particulars


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Related to particulars: Particulars of Claim
Translations
خَصائِص
podrobnosti
enkeltheder
részletek
smáatriîi
ayrıntılarbilgiler

particulars

[pəˈtɪkjʊləz] npl (information) → particolari mpl, dettagli mpl; (personal details) → dati mpl
full particulars → informazioni fpl complete

particular

(pəˈtikjulə) adjective
1. of a single definite person, thing etc thought of separately from all others. this particular man/problem.
2. more than ordinary. Please take particular care of this letter.
3. difficult to please. He is very particular about his food.
parˈticularly adverb
more than usually. He was particularly pleased to see his brother.
parˈticulars noun plural
facts or details. You must give them all the particulars about the accident.
in particular
more than others. I liked this book in particular.
References in classic literature ?
That is to say, the table which is neutral as between different observers (actual and possible) is the set of all those particulars which would naturally be called "aspects" of the table from different points of view.
The supposed "real" table underlying its appearances is, in any case, not itself perceived, but inferred, and the question whether such-and-such a particular is an "aspect" of this table is only to be settled by the connection of the particular in question with the one or more particulars by which the table is defined.
Like the different appearances of the table to a number of simultaneous observers, the different particulars that belong to one physical object are to be collected together by continuity and inherent laws of correlation, not by their supposed causal connection with an unknown assumed existent called a piece of matter, which would be a mere unnecessary metaphysical thing in itself.
The remaining particulars of this clause fall within reasonings which are either so obvious, or have been so fully developed, that they may be passed over without remark.
If it be asked what is to be the consequence, in case the Congress shall misconstrue this part of the Constitution, and exercise powers not warranted by its true meaning, I answer, the same as if they should misconstrue or enlarge any other power vested in them; as if the general power had been reduced to particulars, and any one of these were to be violated; the same, in short, as if the State legislatures should violate the irrespective constitutional authorities.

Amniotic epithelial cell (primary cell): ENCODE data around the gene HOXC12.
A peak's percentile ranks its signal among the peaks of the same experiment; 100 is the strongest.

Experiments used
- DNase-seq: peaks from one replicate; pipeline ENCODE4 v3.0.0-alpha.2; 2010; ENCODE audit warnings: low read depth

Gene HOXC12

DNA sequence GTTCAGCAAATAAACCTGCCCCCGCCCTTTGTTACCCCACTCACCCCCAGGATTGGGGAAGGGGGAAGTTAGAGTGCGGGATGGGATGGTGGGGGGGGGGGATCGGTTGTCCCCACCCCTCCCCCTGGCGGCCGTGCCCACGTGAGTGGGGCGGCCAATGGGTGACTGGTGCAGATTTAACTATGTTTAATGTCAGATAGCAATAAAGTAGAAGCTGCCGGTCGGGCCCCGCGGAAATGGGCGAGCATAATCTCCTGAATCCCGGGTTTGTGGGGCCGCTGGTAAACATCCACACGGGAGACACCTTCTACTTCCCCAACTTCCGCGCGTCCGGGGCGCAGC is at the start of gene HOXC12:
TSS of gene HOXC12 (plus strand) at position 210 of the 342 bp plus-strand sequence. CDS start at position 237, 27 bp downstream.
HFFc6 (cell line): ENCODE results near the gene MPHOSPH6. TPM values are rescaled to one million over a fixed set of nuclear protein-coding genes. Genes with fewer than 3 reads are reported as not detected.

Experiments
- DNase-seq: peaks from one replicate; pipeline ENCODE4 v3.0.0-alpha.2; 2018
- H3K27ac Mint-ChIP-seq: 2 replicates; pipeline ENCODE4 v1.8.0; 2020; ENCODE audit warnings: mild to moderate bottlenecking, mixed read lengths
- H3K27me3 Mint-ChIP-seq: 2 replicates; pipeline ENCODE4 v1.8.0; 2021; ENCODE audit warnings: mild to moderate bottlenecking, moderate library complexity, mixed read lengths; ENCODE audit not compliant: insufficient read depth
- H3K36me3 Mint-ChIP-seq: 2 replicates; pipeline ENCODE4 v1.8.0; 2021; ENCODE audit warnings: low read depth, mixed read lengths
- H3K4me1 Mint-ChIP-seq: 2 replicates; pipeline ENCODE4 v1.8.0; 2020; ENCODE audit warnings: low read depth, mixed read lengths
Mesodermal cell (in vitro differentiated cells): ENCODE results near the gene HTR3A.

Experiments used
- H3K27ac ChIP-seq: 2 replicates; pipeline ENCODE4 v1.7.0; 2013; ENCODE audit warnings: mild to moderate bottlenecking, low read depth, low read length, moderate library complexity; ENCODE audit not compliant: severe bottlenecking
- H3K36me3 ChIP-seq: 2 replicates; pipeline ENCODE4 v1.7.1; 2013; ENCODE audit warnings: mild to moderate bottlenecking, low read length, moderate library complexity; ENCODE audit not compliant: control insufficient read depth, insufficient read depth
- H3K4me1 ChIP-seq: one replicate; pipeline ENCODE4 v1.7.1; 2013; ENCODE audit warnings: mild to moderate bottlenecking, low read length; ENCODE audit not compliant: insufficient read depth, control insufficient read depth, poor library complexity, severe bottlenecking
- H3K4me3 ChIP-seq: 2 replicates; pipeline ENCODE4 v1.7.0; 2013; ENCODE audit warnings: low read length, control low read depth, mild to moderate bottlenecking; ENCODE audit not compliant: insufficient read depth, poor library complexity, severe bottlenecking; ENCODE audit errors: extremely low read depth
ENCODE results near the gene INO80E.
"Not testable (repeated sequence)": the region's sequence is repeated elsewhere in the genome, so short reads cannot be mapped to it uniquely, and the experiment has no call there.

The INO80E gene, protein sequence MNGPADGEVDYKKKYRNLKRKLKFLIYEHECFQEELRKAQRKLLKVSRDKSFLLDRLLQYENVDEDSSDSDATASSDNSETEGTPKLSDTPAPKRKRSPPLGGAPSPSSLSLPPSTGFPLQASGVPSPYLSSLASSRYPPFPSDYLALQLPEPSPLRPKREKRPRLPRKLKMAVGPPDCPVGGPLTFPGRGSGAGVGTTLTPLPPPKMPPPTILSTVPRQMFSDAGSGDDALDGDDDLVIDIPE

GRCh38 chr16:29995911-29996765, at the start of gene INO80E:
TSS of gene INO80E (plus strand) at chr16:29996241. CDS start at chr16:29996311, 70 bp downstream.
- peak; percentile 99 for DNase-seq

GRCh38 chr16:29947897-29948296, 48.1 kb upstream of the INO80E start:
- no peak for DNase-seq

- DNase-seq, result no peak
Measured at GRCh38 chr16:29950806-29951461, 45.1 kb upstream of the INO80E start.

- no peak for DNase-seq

We must suppose, then, that Socrates's mistake arose from the principle he set out with being false; we admit, indeed, that both a family and a city ought to be one in some particulars, but not entirely; for there is a point beyond which if a city proceeds in reducing itself to one, it will be no longer a city.
Besides, he makes the husbandmen masters of property upon paying a tribute; but this would be likely to make them far more troublesome and high-spirited than the Helots, the Penestise, or the slaves which others employ; nor has he ever determined whether it is necessary to give any attention to them in these particulars, nor thought of what is connected therewith, their polity, their education, their laws; besides, it is of no little consequence, nor is it easy to determine, how these should be framed so as to preserve the community of the military.
But it was not this night in particular that, in the solitude of his cabin, Ahab thus pondered over his charts.
But it is alleged, that it might be employed in such a manner as to promote the election of some favorite class of men in exclusion of others, by confining the places of election to particular districts, and rendering it impracticable to the citizens at large to partake in the choice.
It is not difficult to conceive that this characteristic right of freedom may, in certain turbulent and factious seasons, be violated, in respect to a particular class of citizens, by a victorious and overbearing majority; but that so fundamental a privilege, in a country so situated and enlightened, should be invaded to the prejudice of the great mass of the people, by the deliberate policy of the government, without occasioning a popular revolution, is altogether inconceivable and incredible.
In the same way I fancied that those nations which, starting from a semi-barbarous state and advancing to civilization by slow degrees, have had their laws successively determined, and, as it were, forced upon them simply by experience of the hurtfulness of particular crimes and disputes, would by this process come to be possessed of less perfect institutions than those which, from the commencement of their association as communities, have followed the appointments of some wise legislator.
But I had no intention on that account of attempting to master all the particular sciences commonly denominated mathematics: but observing that, however different their objects, they all agree in considering only the various relations or proportions subsisting among those objects, I thought it best for my purpose to consider these proportions in the most general form possible, without referring them to any objects in particular, except such as would most facilitate the knowledge of them, and without by any means restricting them to these, that afterwards I might thus be the better able to apply them to every other class of objects to which they are legitimately applicable.